Nigeria’s ailing president has not been seen in two months and has spent over a third of the year so far abroad, with no known plans to return.
More than a month since the two-year midpoint of his presidency, Muhammadu Buhari is still in London receiving treatment for a mystery illness that many believe to be cancer.
His aides refuse to say what is wrong with him, and on his last trip back to Nigeria, Buhari said only that he had never been so sick, and hinted that he had received a blood transfusion.
The president’s spokesman, Garba Shehu, refused a request from the Guardian this week to comment on Buhari’s whereabouts.
The first lady, Aisha Buhari, reassured Nigerians that her husband was “recuperating fast” in June, on her return from a week-long visit to London, but did not share any pictures of her husband like the ones published after an earlier visit. She left again for London last week.
The 74-year-old president came to power in 2015 promising to fight endemic corruption and Boko Haram, the Islamist group that has rampaged through Nigeria’s north-east.
Buhari has ruled the country once before, having taken power in a military coup in the 1980s. He was deposed in another coup, but when he came to power for the second time in 2015 he was hailed as a scrupulously honest man and a strong hand who would deal efficiently with Nigeria’s problems.
However, his long absences have left Nigerian politics beset with rumour and political power play, on edge and uncertain.
His first trip to the UK was presented by his spokesman as nothing to provoke concern: Buhari was “holidaying” and taking “routine medical tests”, the spokesman said.
But on his return to Nigeria in March Buhari admitted he had been seriously ill and only partly reassumed his presidential duties.
When 82 of the Chibok schoolgirls kidnapped by Boko Haram were released in a prisoner exchange in May, Buhari stayed in Abuja only long enough for a photoshoot with them, flying back to London the same night for more care.
This time there was no timeframe as to when he would return. His wife has insisted he is “not as ill as is perceived”. Since then there has been a reel of written statements by the presidency, quoting Buhari’s condolences for deceased figures, his recommendations and sentiments. But without the customary public appearances, these have only emphasised his absence.
An audio clip of Buhari’s message to Muslims, spoken in Hausa, was released for Eid celebrations, but in it his voice was notably weak.
The effect of the reluctance to tell Nigerians the truth about their president’s condition has fuelled rumour and uncertainty. Even senior figures in the ruling All Progressives Congress (APC) party are increasingly speculating over the severity of Buhari’s illness and whether he can remain a viable leader. Suspicions that there is an attempt to control who takes power after Buhari are constant.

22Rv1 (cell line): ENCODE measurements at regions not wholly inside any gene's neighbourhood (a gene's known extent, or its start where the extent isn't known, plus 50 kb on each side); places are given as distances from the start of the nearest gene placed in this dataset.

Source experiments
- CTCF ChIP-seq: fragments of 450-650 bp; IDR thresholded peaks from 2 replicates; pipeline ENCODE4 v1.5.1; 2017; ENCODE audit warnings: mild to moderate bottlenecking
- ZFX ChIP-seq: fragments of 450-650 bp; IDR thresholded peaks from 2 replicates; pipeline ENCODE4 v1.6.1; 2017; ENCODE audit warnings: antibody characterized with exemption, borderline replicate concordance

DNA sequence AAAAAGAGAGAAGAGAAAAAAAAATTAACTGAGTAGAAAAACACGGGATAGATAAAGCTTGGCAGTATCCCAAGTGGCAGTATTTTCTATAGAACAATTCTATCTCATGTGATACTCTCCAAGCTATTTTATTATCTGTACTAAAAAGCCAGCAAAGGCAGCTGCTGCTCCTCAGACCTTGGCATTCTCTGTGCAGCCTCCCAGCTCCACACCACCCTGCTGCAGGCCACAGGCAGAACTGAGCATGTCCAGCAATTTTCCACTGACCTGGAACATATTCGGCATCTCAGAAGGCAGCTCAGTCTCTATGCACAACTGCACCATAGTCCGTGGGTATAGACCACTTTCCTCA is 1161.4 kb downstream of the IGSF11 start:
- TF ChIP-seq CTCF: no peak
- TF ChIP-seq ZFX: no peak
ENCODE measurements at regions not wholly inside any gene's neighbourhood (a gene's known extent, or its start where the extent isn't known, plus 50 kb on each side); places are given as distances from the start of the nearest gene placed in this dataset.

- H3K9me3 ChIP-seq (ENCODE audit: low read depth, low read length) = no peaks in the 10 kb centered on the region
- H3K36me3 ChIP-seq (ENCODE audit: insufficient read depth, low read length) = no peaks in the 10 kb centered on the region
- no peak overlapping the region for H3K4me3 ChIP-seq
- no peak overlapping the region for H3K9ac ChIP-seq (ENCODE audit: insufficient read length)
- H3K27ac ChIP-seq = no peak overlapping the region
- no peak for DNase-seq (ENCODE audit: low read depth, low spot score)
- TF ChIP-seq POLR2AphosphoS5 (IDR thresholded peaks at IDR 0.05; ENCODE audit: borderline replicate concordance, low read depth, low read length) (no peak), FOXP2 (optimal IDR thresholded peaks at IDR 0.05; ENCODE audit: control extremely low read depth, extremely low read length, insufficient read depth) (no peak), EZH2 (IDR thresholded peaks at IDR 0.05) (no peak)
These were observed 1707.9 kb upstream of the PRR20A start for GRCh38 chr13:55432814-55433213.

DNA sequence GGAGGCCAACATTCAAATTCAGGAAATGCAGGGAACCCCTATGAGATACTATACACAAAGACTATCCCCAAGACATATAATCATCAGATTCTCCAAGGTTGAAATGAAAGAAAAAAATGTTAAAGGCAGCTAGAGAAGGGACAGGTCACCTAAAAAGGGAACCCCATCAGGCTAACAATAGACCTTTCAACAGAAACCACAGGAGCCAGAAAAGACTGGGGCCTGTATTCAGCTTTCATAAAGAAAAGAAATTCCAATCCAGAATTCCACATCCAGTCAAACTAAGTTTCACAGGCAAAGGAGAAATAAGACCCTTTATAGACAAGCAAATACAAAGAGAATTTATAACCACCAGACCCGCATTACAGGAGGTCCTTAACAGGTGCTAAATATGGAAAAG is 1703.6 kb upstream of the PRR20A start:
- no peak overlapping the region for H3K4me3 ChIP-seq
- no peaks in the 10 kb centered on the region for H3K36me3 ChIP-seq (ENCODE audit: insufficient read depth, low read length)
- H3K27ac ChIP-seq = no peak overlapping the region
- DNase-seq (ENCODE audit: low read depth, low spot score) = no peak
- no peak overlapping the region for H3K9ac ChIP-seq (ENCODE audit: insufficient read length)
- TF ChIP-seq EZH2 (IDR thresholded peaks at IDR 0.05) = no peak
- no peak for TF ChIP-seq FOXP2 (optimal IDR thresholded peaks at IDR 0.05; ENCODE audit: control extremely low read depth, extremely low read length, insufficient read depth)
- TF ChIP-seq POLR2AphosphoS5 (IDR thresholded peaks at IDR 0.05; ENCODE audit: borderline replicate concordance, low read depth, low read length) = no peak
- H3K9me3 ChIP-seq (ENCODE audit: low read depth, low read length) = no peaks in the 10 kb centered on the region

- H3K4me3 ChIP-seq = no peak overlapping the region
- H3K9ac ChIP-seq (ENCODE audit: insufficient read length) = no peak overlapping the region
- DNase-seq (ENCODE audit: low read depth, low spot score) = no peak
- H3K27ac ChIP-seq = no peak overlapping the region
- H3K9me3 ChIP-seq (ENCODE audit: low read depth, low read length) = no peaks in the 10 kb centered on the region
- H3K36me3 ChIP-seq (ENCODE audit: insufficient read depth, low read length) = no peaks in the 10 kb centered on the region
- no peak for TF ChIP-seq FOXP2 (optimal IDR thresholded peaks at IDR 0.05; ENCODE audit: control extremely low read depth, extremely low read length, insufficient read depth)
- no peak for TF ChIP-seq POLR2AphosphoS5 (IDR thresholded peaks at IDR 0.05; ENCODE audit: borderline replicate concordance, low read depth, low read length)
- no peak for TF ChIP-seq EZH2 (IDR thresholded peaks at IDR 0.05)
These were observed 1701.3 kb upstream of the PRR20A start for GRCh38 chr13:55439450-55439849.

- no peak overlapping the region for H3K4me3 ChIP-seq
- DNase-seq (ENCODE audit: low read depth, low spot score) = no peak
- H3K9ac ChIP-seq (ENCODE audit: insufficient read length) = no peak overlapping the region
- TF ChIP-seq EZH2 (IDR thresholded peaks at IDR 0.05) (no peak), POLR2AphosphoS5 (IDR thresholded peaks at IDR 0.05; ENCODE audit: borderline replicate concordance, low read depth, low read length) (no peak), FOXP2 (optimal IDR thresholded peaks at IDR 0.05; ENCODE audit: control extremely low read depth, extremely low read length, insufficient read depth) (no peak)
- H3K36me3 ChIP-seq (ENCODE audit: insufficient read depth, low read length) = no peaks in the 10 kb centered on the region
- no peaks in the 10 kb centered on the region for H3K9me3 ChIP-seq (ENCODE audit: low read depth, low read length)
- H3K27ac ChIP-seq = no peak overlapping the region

In May, Bola Tinubu, the APC leader, called on the army to prevent any attempted coup after reports that a group of military officials were aligning with certain politicians.
Buhari’s illness is being cast as a return to the past for Nigeria. Umaru Yar’Adua, a northern Muslim professor who became president in 2007, was absent for months, with the government of the time refusing to give details about his condition until he finally died in 2010.
Many see the prolonged absence of another ill and aged leader as a precursor to a power play like the one that followed Yar’Adua’s death.
Presidential candidates are expected to alternate between northern and southern leaders, a key destabilising factor in Nigeria’s politics, which is often dominated by regions, ethnicity and religion. Should Buhari be unable to finish his term, his popular vice-president, Yemi Osinbajo, a Christian from the south-west, would be constitutionally mandated to succeed him. Yet that would only be the starting gun for political tussles.
Meanwhile, the country’s challenges continue to mount. Over three years after they were kidnapped, 113 of the 276 Chibok girls remain missing, along with thousands of others who have also been abducted. Despite progress in suppressing Boko Haram’s occupation of urban territory, the group remains a threat, with attacks in rural areas increasing in the last few months.
The resulting humanitarian crisis in the country’s north-east has worsened over the last two years.
The economy has been in recession for over a year, with the fall in oil prices damaging to Nigeria’s oil-reliant economy. Unemployment has risen and businesses have found it hard to import goods due to tougher foreign exchange rules. The government has made a concerted effort to diversify the economy, making the agriculture sector more productive and profitable. There has also been a mass recovery of looted public funds and new social investment programmes.
Reports of corruption by figures in Buhari’s own government, as well as criticisms of his anti-corruption campaign, have further diminished his support.